Post date: Apr 23, 2010 1:20:23 AM
When love was the greatest emotion that one expressed to a person it sought means of expression. The language of poet myth writes Robert Graves, in his “historical grammar of poetic myth,” is about changing relationship between men and women. The greatest use of poetry in its “obstinate continuance” – up until today is in songs – the poetic theme continues to be love.
“Poetry in its archaic setting, in fact, was either the moral and religious law laid down for man by the nine-fold Muse, or the ecstatic utterance of man in furtherance of this law and in glorification of the Muse.” … The White Goddess …“Truth has been represented by poets as a naked woman: a woman divested of all garments or ornaments that will commit her to any particular position in time and space…The poet is in love with the White Goddess, with Truth: his heart breaks with longing and love for her…A poet cannot continue to be a poet if he feels that he has made a permanent conquest of the Muse, that she is always his for the asking.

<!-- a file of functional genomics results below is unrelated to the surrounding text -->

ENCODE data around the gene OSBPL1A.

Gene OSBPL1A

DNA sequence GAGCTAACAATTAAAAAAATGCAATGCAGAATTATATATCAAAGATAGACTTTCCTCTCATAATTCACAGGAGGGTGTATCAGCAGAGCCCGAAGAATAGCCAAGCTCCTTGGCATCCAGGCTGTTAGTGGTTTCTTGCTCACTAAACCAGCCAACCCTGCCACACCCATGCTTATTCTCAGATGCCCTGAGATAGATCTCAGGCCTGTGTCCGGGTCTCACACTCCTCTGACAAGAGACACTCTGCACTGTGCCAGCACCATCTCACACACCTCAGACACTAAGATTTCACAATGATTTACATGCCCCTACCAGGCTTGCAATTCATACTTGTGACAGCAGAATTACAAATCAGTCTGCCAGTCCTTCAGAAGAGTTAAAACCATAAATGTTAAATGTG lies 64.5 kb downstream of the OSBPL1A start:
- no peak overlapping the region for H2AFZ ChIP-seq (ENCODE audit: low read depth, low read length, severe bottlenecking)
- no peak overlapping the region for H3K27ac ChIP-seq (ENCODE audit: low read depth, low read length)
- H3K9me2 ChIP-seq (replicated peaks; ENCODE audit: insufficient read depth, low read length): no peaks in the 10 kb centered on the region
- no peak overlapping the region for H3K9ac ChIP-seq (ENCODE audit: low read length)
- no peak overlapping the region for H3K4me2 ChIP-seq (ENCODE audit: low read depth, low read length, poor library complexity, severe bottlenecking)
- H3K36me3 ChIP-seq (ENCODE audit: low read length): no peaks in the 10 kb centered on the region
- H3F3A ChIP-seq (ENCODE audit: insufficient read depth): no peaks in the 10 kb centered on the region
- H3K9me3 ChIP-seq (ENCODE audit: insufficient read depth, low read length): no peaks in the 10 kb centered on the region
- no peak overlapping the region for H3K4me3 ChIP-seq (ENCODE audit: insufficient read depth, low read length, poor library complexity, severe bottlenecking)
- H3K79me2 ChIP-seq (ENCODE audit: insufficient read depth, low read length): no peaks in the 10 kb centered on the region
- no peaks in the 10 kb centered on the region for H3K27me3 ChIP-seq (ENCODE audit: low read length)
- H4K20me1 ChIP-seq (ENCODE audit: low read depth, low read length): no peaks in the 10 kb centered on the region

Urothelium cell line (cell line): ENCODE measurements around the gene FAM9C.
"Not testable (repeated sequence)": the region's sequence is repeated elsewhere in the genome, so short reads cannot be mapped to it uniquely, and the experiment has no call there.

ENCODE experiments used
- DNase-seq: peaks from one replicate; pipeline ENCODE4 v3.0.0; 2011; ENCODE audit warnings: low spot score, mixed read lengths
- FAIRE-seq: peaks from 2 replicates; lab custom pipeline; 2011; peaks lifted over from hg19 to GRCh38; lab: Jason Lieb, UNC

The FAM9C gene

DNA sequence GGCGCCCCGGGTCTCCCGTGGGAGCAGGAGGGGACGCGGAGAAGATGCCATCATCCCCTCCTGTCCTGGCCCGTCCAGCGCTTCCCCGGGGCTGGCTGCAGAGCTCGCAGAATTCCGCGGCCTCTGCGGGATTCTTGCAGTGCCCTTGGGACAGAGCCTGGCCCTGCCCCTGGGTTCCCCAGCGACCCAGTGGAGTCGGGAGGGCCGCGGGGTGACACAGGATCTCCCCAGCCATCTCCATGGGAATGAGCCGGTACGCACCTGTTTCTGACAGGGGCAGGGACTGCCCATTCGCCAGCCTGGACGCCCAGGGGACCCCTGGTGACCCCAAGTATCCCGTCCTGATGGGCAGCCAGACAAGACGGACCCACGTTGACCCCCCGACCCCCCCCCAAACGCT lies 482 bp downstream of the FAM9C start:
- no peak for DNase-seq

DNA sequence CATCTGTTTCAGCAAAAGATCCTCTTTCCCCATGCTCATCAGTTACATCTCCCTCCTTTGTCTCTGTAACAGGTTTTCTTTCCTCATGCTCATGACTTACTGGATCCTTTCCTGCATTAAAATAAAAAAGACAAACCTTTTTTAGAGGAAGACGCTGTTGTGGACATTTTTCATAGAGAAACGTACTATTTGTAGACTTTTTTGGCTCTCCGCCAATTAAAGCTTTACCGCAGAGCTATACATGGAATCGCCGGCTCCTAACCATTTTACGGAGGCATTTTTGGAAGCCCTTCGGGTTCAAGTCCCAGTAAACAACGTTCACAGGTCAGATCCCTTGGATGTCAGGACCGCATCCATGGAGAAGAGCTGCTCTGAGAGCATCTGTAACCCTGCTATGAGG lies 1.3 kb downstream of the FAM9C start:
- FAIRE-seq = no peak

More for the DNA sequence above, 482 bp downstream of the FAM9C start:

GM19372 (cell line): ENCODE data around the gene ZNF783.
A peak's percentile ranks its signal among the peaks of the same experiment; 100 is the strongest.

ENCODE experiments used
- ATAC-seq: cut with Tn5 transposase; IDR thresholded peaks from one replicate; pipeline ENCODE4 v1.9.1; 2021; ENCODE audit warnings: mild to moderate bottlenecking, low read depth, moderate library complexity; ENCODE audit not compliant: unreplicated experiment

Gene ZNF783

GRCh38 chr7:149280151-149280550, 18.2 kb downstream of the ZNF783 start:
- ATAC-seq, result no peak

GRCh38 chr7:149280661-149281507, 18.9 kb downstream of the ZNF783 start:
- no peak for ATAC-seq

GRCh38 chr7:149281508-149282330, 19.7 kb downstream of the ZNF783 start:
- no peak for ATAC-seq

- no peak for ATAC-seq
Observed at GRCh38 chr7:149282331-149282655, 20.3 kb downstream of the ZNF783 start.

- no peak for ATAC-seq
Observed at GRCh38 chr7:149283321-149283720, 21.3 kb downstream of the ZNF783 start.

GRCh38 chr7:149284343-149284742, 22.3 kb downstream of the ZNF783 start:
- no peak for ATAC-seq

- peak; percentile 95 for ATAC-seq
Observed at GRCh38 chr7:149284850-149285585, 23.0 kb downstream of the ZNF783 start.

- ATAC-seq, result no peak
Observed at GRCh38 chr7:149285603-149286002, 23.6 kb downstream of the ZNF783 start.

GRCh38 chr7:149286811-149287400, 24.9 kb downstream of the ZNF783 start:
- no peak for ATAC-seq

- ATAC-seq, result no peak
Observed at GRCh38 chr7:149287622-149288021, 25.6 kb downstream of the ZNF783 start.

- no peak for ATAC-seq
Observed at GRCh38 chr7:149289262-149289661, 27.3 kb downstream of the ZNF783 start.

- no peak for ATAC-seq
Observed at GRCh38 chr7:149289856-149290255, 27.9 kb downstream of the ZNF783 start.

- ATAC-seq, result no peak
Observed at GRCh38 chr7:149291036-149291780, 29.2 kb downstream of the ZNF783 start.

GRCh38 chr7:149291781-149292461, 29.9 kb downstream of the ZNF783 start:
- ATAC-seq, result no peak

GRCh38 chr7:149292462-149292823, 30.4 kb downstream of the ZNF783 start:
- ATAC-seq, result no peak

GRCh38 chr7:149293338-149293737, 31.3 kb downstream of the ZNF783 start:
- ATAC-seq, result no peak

“The reason why so remarkably few young poets continue nowadays to publish poetry after their early twenties is not necessary the decay of patronage and the impossibility of earning a decent living by the profession of poetry. … The reason is that something dies in the poet. … perhaps also he has lost his sense of the White Goddess: the woman whom he took to be a Muse turns into a domestic woman and would have him turn similarly into a domesticated man. Loyalty prevents him from parting company with her, especially if she is the mother of his children and is proud to be reckoned a good housewife; and as the Muse fades out, so des the poet.”
When violence replaces love that aggression seeks means of expression– in poetry, in song. So much of what our young listens to music:– in the minibus, on pods, in dance halls, are violent rhymes that ridicule woman and encourage disrespect and where money buys almost anything except truth. We must escape from this dilemma.